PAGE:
In order to acquire and maintain access to credit, one must have a working understanding of how credit works – namely, how credit scores are established and tracked by the three major credit bureaus.
As discussed in “The Larry Rule,” people who repetitively apply for credit are viewed with suspicion by the credit agencies. However, there are some caveats to the Larry Rule. First, multiple inquiries for the same purpose – shopping for the best deal on a home loan, for example – count as just one inquiry. Secondly, it is never harmful for you to check your own credit report – only applications for credit (not mere inquiries) count against you. Third, and most importantly, inquiry data is only kept on file for six months. So in other words, the Larry Rule has a six month statute of limitations.
The exceptions to the Larry Rule outlined above are all good news for consumers. Unfortunately, not everything contained in this article is so pleasant. For example, you may believe that your permission must be given in order for someone to check your credit. Unfortunately, this is a myth, except where it applies to employers. A potential creditor, an insurance company, a landlord, or virtually anyone else can access your credit report without your permission.
Credit Repair Myths
Many people believe that paying off debts immediately improves their credit score. Unfortunately, this one of many credit repair myths. While a paid debt is marginally preferable to an unpaid liability, the truth is that missed payments and past delinquencies are still ugly marks on your credit report, and simply paying off an old debt may not improve your credit score by even one point.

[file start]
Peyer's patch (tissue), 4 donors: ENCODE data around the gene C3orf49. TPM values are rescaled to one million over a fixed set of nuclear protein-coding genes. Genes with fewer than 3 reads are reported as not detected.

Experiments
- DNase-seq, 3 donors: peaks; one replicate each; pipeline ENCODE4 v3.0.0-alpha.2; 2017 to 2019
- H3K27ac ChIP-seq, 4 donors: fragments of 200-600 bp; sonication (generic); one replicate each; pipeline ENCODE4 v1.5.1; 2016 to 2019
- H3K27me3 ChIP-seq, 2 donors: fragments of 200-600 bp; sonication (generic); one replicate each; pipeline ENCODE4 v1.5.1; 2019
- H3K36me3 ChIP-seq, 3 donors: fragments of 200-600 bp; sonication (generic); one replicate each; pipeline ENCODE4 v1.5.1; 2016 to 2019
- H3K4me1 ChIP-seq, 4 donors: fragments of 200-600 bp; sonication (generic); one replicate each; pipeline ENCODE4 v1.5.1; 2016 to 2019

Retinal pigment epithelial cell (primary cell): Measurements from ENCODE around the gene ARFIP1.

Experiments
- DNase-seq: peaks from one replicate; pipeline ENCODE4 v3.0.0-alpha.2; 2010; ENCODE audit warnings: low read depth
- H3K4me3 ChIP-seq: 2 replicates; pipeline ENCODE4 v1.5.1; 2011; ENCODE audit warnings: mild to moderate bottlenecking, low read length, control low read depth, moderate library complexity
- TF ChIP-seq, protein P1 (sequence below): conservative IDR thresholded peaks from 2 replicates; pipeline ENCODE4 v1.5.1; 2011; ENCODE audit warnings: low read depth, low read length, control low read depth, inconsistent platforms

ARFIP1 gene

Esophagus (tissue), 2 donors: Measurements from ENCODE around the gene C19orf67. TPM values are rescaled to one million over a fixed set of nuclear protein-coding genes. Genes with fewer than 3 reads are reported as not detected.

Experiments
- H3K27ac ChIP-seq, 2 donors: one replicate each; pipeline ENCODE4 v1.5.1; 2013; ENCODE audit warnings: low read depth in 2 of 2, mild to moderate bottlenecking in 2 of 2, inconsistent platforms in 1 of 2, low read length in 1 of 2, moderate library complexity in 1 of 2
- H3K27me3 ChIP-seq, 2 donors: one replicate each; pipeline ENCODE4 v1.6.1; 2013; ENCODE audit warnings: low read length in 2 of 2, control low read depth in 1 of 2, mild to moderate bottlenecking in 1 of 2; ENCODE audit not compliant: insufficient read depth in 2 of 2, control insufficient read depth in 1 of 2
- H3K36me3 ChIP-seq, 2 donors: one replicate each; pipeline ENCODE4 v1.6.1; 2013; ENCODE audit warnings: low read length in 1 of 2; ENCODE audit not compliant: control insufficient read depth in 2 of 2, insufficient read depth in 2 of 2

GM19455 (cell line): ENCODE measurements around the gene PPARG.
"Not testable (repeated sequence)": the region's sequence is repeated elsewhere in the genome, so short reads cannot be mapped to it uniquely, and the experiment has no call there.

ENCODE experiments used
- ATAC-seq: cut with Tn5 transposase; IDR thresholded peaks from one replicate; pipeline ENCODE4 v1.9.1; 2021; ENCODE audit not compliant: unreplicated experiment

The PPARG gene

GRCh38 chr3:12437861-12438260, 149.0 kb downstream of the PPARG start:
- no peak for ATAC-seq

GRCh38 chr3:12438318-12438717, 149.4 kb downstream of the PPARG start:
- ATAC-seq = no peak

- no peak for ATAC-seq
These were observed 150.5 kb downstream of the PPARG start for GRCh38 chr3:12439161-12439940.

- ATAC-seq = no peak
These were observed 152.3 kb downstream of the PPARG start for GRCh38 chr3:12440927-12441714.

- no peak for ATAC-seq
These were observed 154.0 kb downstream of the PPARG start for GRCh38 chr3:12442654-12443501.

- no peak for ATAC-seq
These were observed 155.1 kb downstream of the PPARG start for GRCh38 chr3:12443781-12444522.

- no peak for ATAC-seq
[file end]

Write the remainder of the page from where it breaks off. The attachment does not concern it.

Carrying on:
The good news is that late payment and old delinquency information will disappear after seven years. But the idea that all negative information is wiped out after seven years is another credit repair myth. The truth is that Chapter 7 bankruptcy stays on your record for 10 years, and unpaid judgments can potentially remain on your credit report forever.
Another popular myth is that the act of closing your credit cards is good for your credit score. This myth is perhaps the most painful, as many people who close open accounts have difficulty opening new ones in the future. The truth is that open, active, and up-to-date accounts help your credit. Unused credit capacity (i.e. available credit) is a positive factor in determining your credit score.
Credit Counseling Myths
Credit counselors and debt management services have received a bad name over the years, and much of the negative publicity has been deserved. It is, for example, a myth that you can simply pay a company to “fix your credit.” Any firm that claims to perform this hands-off service should be avoided.
But there are good, reputable credit counseling and debt management services who truly do help people. And despite the myth that using such a service inevitably hurts your credit, the truth is that many of these companies are able to reduce their clients’ debts and maintain or improve their credit scores at the same time. When considering a credit counselor, look for firms that have these dual goals, not companies that focus solely lowering your liabilities.